Saturday, April 28, 2012

But Isn't There Time Enough?

I've been rockin' on my 2012 resolutions. I already managed to make reading my primary form of entertainment, to the point that I'm starting to garner a distaste for videos and the like, and am well on the way to becoming a typical voracious bookworm. My emotional health is leaps and bounds better than when I first resolved to spend a hefty chunk of time to healing myself, and am doing well to regain my previous, more idealistic self, and am setting myself up to surpass that. Finally, I've halfway completed my goal to get into fine dining, as I now have a second job in fine dining and now need to work to get another one and work my way up to prep and line cook. Life is good and getting better.

My new work schedule does, however, make me think about the importance of managing one's time properly. My free time will decrease dramatically with the prospect of maintaining two jobs, especially when I have two different shifts in one day, making me work nearly 16 hours in one go. I'm fine with that of course . . . it's all on the path to achieving what I *truly* want to achieve in life . . . but what does that mean for my other values? Doesn't that mean I have less time to read and write, or do other things?

One of my favorite things to say to myself is "There's time enough for everything; you just have to use it." As humans with a finite lifespan we consequently have only finite time, of course, but when you keep in mind in how much of that time can be so easily wasted, such as by surfing on the internet or even idly daydreaming on a walk up the stairs, how valid is the complaint that there's not enough time to live to the fullest extent that you want to? If you have time to unnecessarily daydream or to surf mindlessly on the internet (outside of useful rest), you have time to pursue values that will further your life. Anybody would be astonished at the figures if it could be scientifically recorded each individual minute we spent *not* doing something useful for our life, and then turned it into an observable sum on paper. Minutes can easily add up to years. How many years could you have spent doing something different other than daydreaming or idly surfing?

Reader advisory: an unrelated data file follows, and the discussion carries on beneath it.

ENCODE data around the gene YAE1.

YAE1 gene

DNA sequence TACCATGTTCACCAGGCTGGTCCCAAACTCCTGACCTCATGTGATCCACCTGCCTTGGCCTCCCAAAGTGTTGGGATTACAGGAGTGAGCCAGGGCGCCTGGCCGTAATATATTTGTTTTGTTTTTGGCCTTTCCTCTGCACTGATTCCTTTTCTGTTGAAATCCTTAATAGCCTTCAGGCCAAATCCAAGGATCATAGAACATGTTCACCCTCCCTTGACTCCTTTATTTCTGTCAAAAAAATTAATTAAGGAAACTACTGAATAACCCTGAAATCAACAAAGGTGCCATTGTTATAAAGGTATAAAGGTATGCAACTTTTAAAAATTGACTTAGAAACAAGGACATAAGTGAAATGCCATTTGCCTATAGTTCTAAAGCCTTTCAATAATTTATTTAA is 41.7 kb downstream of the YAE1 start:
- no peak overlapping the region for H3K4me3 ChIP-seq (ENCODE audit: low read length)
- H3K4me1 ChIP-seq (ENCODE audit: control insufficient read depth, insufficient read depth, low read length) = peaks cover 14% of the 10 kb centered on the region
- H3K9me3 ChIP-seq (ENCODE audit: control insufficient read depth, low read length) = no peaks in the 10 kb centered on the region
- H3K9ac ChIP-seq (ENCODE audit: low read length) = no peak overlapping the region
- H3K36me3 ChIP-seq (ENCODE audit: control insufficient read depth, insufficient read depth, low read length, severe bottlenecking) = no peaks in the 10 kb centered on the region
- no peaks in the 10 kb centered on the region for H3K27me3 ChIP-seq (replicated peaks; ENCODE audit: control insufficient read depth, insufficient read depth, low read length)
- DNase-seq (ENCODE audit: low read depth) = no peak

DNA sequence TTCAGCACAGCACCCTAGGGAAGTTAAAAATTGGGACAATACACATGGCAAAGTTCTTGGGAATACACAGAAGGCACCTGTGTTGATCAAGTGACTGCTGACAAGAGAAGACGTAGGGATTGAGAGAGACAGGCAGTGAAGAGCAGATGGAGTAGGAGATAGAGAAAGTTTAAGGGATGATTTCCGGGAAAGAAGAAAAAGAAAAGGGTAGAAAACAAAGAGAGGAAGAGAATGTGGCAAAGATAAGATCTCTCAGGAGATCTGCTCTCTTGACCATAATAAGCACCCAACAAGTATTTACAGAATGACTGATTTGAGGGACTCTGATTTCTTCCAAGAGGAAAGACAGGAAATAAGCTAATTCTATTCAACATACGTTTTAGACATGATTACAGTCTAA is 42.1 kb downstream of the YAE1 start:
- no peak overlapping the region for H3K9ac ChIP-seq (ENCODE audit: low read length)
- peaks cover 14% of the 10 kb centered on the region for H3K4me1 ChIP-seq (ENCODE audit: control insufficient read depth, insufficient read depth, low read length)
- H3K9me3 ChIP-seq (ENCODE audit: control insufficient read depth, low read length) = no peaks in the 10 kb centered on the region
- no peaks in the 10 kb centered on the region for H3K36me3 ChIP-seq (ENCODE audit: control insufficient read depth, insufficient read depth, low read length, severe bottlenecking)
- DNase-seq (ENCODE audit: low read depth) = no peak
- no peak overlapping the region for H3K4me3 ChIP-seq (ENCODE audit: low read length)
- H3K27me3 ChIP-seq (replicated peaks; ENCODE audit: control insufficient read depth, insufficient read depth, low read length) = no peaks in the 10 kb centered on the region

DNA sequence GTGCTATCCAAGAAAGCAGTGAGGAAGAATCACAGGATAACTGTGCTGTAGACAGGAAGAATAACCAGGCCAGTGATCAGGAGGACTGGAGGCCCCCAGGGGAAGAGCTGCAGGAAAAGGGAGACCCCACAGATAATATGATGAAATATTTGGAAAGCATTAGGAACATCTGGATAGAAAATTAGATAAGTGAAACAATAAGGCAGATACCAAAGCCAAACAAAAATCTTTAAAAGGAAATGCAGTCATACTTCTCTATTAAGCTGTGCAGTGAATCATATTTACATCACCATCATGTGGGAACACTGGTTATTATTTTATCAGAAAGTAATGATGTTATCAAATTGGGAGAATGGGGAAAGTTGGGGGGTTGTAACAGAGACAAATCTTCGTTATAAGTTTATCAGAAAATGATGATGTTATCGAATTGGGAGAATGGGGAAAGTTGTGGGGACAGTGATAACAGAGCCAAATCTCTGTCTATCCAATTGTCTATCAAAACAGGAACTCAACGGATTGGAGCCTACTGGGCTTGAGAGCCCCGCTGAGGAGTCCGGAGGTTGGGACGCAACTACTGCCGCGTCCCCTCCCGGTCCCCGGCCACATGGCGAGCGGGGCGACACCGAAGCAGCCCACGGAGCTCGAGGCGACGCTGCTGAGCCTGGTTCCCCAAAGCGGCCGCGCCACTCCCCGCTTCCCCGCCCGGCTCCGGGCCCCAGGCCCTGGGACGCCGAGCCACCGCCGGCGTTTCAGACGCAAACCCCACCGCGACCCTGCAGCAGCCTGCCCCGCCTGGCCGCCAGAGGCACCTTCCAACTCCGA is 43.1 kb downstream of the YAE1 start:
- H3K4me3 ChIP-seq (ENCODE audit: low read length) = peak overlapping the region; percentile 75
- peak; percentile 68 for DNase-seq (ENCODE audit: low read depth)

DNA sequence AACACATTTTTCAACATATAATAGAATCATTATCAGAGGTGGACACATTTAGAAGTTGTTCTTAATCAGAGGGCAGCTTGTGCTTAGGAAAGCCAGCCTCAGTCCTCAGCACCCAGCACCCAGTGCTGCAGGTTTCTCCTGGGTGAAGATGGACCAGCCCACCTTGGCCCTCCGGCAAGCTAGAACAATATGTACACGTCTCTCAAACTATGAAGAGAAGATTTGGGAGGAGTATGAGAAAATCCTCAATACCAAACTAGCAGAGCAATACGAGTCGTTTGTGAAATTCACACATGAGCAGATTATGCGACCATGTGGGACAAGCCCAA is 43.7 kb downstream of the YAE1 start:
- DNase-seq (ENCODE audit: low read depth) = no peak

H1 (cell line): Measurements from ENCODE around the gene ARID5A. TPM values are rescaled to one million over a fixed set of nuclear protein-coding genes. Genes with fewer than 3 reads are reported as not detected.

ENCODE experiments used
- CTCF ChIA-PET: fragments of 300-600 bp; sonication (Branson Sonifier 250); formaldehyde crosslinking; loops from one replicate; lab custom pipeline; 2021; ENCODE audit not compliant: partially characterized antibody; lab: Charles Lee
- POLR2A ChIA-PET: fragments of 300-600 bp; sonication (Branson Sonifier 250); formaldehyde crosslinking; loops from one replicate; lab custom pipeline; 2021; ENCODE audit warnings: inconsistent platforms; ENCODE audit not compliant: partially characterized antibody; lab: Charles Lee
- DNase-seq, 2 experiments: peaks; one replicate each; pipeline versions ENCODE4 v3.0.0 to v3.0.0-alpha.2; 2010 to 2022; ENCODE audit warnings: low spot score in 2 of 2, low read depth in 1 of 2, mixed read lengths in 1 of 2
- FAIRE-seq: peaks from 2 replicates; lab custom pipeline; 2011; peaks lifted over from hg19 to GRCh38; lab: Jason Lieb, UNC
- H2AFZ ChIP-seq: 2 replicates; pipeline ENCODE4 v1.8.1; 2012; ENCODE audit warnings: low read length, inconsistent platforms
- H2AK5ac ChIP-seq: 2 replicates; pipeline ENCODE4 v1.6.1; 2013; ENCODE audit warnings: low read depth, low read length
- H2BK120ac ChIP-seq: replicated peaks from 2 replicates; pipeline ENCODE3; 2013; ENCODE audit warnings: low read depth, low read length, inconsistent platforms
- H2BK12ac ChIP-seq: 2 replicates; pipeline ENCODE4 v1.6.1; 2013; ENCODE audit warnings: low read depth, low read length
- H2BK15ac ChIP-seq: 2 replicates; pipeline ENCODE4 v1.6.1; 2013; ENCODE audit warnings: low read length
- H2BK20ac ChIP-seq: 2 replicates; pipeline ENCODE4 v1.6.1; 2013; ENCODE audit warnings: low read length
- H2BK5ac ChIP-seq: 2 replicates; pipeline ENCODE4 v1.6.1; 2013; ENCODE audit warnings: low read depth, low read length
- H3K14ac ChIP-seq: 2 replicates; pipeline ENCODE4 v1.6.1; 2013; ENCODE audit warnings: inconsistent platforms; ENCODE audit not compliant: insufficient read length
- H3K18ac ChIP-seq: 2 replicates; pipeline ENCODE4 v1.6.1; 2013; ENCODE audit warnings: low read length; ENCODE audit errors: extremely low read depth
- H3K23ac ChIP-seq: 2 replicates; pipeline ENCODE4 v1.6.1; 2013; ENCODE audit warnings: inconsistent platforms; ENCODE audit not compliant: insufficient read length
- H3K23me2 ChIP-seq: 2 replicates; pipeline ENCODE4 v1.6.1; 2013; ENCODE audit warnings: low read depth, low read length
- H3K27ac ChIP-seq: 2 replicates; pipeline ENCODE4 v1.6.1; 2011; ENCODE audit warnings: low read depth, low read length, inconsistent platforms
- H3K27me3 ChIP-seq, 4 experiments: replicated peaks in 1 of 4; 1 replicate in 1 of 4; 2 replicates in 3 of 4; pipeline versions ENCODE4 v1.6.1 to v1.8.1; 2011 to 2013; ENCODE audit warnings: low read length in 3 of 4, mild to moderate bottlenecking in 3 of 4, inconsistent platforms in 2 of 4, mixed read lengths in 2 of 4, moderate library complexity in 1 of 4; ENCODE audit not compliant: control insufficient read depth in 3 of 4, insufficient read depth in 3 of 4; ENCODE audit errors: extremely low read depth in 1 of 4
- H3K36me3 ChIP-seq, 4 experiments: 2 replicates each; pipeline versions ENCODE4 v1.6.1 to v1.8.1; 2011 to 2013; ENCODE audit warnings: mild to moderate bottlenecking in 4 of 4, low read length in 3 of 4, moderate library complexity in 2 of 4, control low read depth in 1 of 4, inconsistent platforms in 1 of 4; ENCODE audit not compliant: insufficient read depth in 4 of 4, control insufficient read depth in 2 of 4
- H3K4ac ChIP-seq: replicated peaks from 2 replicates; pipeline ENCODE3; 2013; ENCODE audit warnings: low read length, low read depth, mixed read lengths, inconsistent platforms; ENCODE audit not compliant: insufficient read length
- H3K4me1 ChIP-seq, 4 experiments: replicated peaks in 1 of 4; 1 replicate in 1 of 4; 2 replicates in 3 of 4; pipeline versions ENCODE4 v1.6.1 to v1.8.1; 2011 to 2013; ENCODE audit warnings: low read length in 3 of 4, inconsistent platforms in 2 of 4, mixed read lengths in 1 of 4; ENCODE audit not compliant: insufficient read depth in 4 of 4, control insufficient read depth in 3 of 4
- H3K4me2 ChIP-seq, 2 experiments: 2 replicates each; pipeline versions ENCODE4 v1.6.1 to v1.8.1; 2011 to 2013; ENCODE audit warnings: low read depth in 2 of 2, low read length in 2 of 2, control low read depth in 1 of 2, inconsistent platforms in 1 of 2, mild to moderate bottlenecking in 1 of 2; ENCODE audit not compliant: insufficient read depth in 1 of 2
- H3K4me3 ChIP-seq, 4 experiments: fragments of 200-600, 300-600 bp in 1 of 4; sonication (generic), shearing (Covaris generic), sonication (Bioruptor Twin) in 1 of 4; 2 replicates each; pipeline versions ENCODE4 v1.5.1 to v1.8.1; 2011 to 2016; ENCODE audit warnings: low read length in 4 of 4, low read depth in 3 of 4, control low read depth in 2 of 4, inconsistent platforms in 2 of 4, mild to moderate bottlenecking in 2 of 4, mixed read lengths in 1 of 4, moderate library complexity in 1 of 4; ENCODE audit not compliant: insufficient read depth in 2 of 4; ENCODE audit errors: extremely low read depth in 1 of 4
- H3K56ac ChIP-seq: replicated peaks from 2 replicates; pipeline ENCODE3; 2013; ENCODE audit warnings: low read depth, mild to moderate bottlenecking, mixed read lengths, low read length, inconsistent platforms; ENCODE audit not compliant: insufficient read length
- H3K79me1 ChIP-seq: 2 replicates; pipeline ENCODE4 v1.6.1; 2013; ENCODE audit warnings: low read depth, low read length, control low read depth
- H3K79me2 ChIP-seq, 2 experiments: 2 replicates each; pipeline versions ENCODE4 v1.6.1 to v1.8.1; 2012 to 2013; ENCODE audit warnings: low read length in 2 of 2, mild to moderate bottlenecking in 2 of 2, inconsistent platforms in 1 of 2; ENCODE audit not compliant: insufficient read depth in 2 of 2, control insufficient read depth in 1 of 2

I question myself on this in the frame of other activities I'd like to maintain, such as reading and writing. All this working means less reading and writing, does it not? Aside from the pleasure and emotional benefits these activities add to my life, they also add what I believe are to be immense values to the development of my character, aiding me immeasurably in becoming exactly the person I want to become. Won't all the work I'll be doing squeeze that out?

I think not. There's time enough for everything; you just have to use it. Get up earlier and begin moving. Stay up later and pursue fruitful activities then. Bring a laptop to work to type upon during break, or a book to feed the mind. Write down little mental activities I could be doing when walking from point A to point B, so that the trip between destinations is spent constructively. Establish self-improvement goals that make you do things a little bit faster, so that you can accomplish more of value in lesser time, such as speed reading or making grammar skills second-nature to speed up good writing. There may not be time enough for everything of course, but when you focus on *only* the essentials values that will make your essential happiness, there's plenty of it! You just need to direct it in the right venues, eliminate even the slightest of wasteful minutes, and hustle.

My work at my new years' resolutions goes on, and provides new challenges. Now my next mission, on top of all my others, is to readjust my routine to squeeze every ounce of value I can out of my minutes, so that even with two jobs and an ongoing job hunt for another fine-dining position, there still exists plenty of room for private development, enjoyment, and creation, so long as I want to live. A person who truly wants to live will want to get all the life he can out of his minutes. 

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